Written by  :  Aamir Alavi (5)
Written on  :  Jun 19, 2001
Platform  :  DOS

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Great action, good strategy and kickass gameplay!

The Good

This is possibly the best mech-style game ever to be released. It reaches a fine balance between action and simulation which no other game in the genre has been able to do. I personally found the Mechwarrior and Heavy Gear games to be too technical and fiddly especially without the use of a fancy joystick. This detracted from my enjoyment of those games as I was concentrating more on the controls than on the game. Terra Nova has simple controls and manages to reach a remarkable level of immersion. For instance unlike other games, your squadmates aren't just back-up cannon fodder. They often have specific abilities like demolitions or electronics that are essential for the completion of missions. Furthermore there are several levels that are designed in a way that forces you to split your squad and use special tactics. In fact, almost all the levels have various ways in which you can complete them. Go in with stealthy scout suits to evade perimeter patrols or wade in with heavy armor and guns blazing, it's up to you. They even have scout probes you can launch from your suit and manually control to survey the area (a small window shows you a probe's-eye-view). Of course these drones can be shot down if they're spotted by the enemy. New weapons and defensive measures (and smarter, tougher enemies) are introduced throughout the course of the game and this ensures the combat does not get stale. Portable laser turrets and mines means you can set up ambushes in narrow passageways. I liked the way you had final control over when to detonate charges set up by you or your squadmates and had to make sure everyone was clear before you pushed the button. Innovations like this abound throughout the game.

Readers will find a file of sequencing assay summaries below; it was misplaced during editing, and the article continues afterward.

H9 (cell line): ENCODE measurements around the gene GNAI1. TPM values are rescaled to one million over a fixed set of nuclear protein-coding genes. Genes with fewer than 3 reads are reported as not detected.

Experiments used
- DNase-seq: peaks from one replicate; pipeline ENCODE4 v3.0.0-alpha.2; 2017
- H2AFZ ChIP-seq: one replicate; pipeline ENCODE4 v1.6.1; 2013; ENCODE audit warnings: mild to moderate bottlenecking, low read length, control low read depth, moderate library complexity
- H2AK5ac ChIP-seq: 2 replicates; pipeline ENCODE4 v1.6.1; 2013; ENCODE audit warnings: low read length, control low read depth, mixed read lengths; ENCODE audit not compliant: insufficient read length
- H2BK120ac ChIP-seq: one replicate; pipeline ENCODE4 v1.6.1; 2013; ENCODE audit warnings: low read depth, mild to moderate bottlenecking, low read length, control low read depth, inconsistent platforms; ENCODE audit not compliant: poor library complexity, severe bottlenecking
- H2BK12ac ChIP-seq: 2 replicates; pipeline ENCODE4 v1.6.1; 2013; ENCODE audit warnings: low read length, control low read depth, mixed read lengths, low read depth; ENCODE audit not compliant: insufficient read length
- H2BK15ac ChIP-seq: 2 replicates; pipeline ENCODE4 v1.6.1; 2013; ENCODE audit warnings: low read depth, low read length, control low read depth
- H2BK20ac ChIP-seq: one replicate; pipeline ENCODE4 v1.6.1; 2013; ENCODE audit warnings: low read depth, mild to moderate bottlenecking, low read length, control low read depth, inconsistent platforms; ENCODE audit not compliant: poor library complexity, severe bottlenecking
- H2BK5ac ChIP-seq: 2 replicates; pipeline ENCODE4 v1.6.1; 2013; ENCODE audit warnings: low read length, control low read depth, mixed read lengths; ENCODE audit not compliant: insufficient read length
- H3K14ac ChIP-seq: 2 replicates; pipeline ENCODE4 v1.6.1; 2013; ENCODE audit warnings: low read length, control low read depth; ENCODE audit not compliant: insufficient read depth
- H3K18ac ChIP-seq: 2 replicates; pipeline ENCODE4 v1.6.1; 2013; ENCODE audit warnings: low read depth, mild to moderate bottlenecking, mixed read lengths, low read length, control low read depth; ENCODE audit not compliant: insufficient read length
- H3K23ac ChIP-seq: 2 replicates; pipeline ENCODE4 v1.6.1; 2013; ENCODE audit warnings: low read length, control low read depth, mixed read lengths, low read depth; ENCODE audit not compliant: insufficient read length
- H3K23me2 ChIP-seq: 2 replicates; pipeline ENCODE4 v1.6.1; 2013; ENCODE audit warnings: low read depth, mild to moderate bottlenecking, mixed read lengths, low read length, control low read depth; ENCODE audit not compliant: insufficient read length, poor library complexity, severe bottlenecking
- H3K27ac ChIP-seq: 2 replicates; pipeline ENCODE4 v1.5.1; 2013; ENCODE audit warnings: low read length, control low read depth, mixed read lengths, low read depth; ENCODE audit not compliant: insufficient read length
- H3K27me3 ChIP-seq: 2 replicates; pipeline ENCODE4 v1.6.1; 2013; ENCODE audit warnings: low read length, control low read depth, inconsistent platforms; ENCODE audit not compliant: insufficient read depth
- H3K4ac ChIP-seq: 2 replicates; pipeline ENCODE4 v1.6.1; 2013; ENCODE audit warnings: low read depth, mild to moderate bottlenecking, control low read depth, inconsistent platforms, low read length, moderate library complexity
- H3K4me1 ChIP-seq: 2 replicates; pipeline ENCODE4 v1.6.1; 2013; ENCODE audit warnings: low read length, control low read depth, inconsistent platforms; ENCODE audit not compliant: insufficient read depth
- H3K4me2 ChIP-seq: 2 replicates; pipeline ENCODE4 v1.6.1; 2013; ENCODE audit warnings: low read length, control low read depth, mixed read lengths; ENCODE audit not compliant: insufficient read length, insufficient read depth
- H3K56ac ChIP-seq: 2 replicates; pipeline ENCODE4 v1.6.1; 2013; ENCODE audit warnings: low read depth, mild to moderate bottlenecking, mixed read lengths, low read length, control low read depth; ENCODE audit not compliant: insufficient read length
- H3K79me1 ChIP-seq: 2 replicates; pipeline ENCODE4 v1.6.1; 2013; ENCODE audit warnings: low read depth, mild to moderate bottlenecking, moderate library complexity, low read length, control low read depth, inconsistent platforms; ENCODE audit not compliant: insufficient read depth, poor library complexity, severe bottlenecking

The environments deserve a special mention because of their vastness. Each level has a huge playing area with varied terrain such as lakes, hills, mountains, cliffs and canyons. Different planets also have different gravity levels which affect jumping and falling. Some levels even have thunderstorms or snow falling!

Radio chatter between your squadmates also enhances the atmosphere.

The game didn't sell well when it was released; most blame the high system requirements for the time (a Pentium-90 when most people had 486s). No reason to worry about those now though.

The Bad

The graphics are pixelated and grainy compared to the glorious accelerated environments of the later Mechwarrior games. In fact you can only go up to a maximum of 320x400 resolution (if I remember correctly). For the time however, the graphics were exceptional.

The music and sound are also nothing exceptional however the use of the Q-sound positional audio system greatly enhances the experience.

Yes, the acting in the cutscenes is like most other games i.e. so-so but its nowhere near as bad as the worst and the videos do flesh out the characters to some extent (almost as well as the Wing Commander games).

The Bottom Line

Buy this game if you want to see how a mech game ought to be done. I still prefer it over Mechwarrior 4 (the latest in the series) mostly because of the greatly simplified yet equally satisfying control system. Of course this is my opinion and flight simulator afficiandos probably prefer the technicality of the Mech and Gear series. I haven't had any problems running this on my PII-450 with a Creative RIVA TNT2 card. Of course it's a DOS game so it all depends on the DOS drivers for your hardware or how well your system emulates that under windows (exit or boot into DOS if you can). The gameplay is incredibly addictive and the missions are varied and interesting both in their nature and their settings. Think of it as the Tie-fighter of mechgames with wing-commander style presentation as an added bonus. The best of both worlds!